As many as two million GCSE grades could be forced down by the same Government algorithms that left so many A-Level students disappointed, a new analysis has found.
Pupils may again discover they have dropped one or more grades from their teachers’ recommendations when they pick up their results next week, according to education experts, with pupils from disadvantaged backgrounds likely to be the hardest hit.
The Guardian reports the FFT Education Datalab research unit expects the proportion of grades being downgraded to be in the region of 35-40% – a similar figure to the 39% of A-Level grades affected this week.
GCSEs are taken by around 700,000 schoolchildren in England, who in a normal year would sit five million individual exams.
Thousands of headteachers have called on the Education Secretary Gavin Williamson to explain how he intends to avoid a repeat of the ‘serious injustices’ seen when A-Level pupils found out their results on Thursday.
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A statement released by the Worth Less? campaign made up of school leaders said: ‘We fear that such injustices will occur on a massive scale when GCSE grades are published next week.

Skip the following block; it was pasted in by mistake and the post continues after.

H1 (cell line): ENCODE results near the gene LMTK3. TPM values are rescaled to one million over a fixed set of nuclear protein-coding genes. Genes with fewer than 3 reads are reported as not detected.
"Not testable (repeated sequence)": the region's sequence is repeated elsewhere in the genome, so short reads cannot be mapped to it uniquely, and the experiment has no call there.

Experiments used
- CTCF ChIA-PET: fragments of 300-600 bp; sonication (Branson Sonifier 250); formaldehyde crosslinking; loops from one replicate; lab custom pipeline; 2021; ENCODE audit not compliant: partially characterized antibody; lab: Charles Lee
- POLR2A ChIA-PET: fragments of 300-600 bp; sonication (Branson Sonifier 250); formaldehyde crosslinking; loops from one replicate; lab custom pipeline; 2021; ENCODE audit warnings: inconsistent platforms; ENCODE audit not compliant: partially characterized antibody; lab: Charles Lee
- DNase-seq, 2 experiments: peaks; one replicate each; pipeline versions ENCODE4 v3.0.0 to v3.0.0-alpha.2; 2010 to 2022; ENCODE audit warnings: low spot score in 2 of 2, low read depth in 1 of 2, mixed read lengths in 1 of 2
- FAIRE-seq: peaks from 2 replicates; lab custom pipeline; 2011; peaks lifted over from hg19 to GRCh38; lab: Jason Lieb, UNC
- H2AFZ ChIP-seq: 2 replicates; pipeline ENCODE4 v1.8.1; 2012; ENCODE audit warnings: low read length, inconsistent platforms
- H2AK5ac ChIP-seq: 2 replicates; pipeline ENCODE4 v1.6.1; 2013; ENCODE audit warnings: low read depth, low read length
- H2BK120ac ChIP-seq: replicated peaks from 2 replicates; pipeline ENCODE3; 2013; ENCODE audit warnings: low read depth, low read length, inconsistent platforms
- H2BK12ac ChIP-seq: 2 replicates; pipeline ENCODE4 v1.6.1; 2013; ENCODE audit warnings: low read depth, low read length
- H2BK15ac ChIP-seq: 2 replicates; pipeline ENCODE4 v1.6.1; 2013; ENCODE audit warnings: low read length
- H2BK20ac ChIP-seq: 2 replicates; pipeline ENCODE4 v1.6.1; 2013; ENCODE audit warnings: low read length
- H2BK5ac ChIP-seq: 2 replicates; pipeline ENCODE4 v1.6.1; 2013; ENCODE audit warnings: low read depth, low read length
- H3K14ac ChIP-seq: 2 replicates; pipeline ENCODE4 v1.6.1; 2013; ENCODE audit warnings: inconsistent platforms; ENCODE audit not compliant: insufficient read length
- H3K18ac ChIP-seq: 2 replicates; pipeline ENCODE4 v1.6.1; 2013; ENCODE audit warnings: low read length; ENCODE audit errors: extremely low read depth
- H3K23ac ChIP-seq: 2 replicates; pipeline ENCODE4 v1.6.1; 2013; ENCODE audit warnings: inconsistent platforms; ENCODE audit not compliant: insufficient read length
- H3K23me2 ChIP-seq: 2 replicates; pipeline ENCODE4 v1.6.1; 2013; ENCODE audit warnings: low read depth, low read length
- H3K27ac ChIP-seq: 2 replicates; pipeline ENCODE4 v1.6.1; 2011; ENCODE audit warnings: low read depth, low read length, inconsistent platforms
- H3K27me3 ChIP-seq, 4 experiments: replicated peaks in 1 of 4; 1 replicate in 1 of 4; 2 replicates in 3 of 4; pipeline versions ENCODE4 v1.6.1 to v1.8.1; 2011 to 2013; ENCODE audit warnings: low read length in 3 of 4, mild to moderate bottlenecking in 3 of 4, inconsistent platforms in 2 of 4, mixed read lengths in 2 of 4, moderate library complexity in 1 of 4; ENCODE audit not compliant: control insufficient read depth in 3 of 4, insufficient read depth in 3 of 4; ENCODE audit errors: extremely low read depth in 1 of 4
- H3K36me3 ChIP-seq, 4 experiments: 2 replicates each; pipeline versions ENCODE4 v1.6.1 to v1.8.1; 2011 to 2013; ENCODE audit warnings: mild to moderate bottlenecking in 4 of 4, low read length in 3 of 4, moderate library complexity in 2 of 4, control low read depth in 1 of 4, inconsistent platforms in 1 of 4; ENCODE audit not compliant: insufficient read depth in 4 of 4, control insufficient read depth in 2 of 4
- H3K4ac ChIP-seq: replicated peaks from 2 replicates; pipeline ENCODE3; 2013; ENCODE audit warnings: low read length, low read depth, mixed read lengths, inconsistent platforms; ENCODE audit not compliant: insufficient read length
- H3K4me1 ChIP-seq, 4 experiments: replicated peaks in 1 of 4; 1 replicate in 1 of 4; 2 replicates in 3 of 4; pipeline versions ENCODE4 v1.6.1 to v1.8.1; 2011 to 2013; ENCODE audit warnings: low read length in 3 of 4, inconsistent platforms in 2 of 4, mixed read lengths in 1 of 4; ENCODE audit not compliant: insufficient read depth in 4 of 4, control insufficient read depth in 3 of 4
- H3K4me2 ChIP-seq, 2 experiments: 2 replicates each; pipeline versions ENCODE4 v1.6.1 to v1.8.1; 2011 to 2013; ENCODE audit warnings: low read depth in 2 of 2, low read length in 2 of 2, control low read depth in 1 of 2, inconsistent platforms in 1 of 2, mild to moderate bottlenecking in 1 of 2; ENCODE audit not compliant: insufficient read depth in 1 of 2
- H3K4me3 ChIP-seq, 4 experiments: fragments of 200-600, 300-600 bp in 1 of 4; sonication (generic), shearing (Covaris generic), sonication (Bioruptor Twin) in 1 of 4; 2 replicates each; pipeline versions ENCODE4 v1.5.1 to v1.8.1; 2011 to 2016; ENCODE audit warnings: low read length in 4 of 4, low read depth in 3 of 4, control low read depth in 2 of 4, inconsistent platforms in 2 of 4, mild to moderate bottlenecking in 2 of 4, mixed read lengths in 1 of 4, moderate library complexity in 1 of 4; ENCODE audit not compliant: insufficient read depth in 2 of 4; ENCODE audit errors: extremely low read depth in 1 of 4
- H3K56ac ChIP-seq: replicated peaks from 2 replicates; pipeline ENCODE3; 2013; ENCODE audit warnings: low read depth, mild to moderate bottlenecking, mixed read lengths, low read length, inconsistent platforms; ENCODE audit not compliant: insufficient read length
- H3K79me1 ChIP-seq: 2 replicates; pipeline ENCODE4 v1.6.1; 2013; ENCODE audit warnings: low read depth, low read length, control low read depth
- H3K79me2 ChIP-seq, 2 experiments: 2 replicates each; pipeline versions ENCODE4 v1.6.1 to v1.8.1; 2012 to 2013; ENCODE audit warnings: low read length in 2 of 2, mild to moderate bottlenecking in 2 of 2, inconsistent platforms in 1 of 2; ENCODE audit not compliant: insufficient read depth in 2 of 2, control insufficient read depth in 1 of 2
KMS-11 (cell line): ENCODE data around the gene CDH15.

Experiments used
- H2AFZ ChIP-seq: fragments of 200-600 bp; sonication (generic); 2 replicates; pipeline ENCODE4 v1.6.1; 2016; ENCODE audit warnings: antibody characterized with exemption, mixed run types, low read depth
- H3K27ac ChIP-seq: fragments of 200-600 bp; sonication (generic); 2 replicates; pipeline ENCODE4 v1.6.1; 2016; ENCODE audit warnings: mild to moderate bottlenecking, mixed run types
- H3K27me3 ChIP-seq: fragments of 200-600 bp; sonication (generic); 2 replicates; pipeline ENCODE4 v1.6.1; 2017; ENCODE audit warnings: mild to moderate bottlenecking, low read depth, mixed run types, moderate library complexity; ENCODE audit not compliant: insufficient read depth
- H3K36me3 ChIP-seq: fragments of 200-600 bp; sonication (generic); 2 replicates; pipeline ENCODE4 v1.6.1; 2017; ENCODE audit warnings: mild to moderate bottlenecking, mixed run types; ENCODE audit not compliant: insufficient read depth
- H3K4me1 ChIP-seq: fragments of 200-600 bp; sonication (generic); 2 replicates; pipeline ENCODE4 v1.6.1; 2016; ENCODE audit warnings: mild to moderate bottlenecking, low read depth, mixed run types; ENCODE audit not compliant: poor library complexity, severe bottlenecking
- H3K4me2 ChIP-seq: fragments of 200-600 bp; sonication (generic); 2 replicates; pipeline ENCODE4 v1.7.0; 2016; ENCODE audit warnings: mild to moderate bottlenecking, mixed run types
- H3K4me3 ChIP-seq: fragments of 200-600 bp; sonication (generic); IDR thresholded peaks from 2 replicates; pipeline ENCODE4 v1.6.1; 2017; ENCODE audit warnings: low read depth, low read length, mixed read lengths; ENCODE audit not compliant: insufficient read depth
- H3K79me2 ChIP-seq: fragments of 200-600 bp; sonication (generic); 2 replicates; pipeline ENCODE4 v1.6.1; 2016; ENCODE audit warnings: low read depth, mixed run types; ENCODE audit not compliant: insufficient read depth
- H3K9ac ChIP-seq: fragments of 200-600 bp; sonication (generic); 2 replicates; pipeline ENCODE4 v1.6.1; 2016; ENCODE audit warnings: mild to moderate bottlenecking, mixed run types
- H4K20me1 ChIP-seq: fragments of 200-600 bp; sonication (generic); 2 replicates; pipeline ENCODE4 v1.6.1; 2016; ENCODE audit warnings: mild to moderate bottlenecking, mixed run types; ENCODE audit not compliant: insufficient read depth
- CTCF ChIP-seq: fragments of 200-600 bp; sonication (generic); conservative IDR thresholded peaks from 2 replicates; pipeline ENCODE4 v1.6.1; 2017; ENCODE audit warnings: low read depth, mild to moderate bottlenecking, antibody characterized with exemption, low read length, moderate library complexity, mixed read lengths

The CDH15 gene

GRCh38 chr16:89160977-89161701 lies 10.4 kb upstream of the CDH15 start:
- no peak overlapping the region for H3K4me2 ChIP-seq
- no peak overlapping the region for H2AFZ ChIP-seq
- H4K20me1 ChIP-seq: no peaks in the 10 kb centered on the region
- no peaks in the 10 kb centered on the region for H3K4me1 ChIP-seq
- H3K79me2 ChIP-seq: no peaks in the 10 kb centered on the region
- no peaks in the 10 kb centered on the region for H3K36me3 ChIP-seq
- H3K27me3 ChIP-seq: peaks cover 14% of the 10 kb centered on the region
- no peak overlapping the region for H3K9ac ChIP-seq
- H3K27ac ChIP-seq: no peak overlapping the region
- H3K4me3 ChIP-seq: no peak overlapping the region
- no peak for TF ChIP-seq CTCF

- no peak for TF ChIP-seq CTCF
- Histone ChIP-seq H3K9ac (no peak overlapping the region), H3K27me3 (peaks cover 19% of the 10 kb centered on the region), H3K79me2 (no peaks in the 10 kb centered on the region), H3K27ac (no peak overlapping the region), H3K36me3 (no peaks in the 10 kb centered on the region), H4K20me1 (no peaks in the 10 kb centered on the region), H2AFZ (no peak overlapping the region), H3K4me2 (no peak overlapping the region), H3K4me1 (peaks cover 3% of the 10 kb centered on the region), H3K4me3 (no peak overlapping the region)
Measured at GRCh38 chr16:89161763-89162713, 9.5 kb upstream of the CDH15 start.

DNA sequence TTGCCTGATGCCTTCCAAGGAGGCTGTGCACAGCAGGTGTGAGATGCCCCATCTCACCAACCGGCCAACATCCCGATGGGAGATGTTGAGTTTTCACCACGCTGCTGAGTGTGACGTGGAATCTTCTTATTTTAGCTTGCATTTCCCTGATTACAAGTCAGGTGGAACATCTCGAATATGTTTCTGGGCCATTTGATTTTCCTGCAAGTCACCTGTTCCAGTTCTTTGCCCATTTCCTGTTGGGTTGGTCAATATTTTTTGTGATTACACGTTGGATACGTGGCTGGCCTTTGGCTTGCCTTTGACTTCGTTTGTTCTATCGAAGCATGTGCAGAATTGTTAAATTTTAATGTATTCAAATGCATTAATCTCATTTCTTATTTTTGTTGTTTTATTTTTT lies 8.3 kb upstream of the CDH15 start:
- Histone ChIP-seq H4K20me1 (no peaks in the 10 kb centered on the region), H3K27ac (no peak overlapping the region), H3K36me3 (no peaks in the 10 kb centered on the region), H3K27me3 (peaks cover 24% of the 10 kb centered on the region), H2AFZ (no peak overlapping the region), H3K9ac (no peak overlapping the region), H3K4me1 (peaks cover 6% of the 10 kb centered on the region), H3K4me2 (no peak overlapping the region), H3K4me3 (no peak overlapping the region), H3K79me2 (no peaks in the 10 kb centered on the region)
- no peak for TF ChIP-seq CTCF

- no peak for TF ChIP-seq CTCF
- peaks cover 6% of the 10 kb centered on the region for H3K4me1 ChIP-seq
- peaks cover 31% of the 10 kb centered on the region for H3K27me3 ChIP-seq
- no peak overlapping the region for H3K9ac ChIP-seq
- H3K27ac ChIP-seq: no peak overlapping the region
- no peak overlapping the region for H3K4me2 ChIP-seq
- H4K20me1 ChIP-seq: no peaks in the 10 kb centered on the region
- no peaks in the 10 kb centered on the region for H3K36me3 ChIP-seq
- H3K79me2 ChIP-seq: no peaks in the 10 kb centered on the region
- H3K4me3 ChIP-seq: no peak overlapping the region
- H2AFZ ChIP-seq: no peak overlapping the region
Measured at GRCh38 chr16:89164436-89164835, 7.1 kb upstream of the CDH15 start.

‘That’s why thousands of responsible headteachers are demanding that the secretary of state make an urgent public statement explaining to pupils and their families how and why the standardisation process has failed so many and confirming exactly what the Department for Education will do to put things right and avoid a ‘GCSE debacle’ next week.’
With all exams cancelled this year, results are being decided by algorithms instead. Regulator Ofqual asked teachers to assess and rank their pupils and submit their recommendations. Moderators then take into account factors like the recent historical performance of a school and the academic track record of each pupil to come up with a final grade.
On Thursday, despite a higher number of the top grades being awarded on average, 280,000 entries were downgraded overall. Many students found they’d been awarded D’s and E’s when they’d been predicted A’s and B’s.
The Government has said the results were ‘robust’ and pupils can sit exams in the autumn if they felt they were unfairly penalised.
Philip Nye, a researcher at the Datalab, told the Guardian: ‘We found that schools that were lower-attaining and with more disadvantaged intakes were submitting higher grades, so we think that GCSE results will see more disadvantaged pupils have their results lowered through the moderation process.
‘There are more disadvantaged pupils taking GCSEs than there are at A-levels, so potentially downgrades could be more widespread.’
Headteachers fear a poor set of results at GCSE will permanently harm students’ chances of progressing into further education or finding work in a tough economic climate.
Another set of controversial results is likely to heap pressure on Mr Williamson who has faced calls to resign because of the way he handled the A-Levels process.
Mr Williamson has insisted that ‘checks and balances’ were needed to ensure consistency across the country or some schools would have assessed all their pupils as achieving the top grades.
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